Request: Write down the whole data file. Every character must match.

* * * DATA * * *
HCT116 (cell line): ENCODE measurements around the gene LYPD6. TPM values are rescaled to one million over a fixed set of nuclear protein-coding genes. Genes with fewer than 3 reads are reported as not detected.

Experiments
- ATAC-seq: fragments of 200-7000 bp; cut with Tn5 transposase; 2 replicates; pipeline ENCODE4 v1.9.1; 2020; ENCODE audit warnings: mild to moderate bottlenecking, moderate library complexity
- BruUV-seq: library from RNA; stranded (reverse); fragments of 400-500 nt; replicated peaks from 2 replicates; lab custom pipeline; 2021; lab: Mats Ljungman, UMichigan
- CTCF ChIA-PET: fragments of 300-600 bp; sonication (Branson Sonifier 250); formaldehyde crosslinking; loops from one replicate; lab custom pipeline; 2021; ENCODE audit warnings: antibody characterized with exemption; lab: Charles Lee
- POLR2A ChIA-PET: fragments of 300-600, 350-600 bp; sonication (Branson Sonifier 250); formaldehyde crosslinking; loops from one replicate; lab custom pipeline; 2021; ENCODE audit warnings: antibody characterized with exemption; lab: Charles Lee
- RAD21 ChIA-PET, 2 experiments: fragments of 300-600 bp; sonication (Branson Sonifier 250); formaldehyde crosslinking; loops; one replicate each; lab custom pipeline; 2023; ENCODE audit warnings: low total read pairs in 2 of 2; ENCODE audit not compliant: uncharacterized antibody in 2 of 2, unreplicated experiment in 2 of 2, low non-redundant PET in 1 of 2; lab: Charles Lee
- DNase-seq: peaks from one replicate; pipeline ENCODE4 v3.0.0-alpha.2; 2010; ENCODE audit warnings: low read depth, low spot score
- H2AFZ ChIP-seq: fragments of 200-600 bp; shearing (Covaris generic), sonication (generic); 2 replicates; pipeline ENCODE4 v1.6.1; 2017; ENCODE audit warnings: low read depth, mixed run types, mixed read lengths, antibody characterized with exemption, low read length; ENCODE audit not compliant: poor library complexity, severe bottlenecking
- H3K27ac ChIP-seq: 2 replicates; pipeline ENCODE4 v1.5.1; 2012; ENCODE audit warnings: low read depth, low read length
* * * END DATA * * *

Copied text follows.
HCT116 (cell line): ENCODE measurements around the gene LYPD6. TPM values are rescaled to one million over a fixed set of nuclear protein-coding genes. Genes with fewer than 3 reads are reported as not detected.

Experiments
- ATAC-seq: fragments of 200-7000 bp; cut with Tn5 transposase; 2 replicates; pipeline ENCODE4 v1.9.1; 2020; ENCODE audit warnings: mild to moderate bottlenecking, moderate library complexity
- BruUV-seq: library from RNA; stranded (reverse); fragments of 400-500 nt; replicated peaks from 2 replicates; lab custom pipeline; 2021; lab: Mats Ljungman, UMichigan
- CTCF ChIA-PET: fragments of 300-600 bp; sonication (Branson Sonifier 250); formaldehyde crosslinking; loops from one replicate; lab custom pipeline; 2021; ENCODE audit warnings: antibody characterized with exemption; lab: Charles Lee
- POLR2A ChIA-PET: fragments of 300-600, 350-600 bp; sonication (Branson Sonifier 250); formaldehyde crosslinking; loops from one replicate; lab custom pipeline; 2021; ENCODE audit warnings: antibody characterized with exemption; lab: Charles Lee
- RAD21 ChIA-PET, 2 experiments: fragments of 300-600 bp; sonication (Branson Sonifier 250); formaldehyde crosslinking; loops; one replicate each; lab custom pipeline; 2023; ENCODE audit warnings: low total read pairs in 2 of 2; ENCODE audit not compliant: uncharacterized antibody in 2 of 2, unreplicated experiment in 2 of 2, low non-redundant PET in 1 of 2; lab: Charles Lee
- DNase-seq: peaks from one replicate; pipeline ENCODE4 v3.0.0-alpha.2; 2010; ENCODE audit warnings: low read depth, low spot score
- H2AFZ ChIP-seq: fragments of 200-600 bp; shearing (Covaris generic), sonication (generic); 2 replicates; pipeline ENCODE4 v1.6.1; 2017; ENCODE audit warnings: low read depth, mixed run types, mixed read lengths, antibody characterized with exemption, low read length; ENCODE audit not compliant: poor library complexity, severe bottlenecking
- H3K27ac ChIP-seq: 2 replicates; pipeline ENCODE4 v1.5.1; 2012; ENCODE audit warnings: low read depth, low read length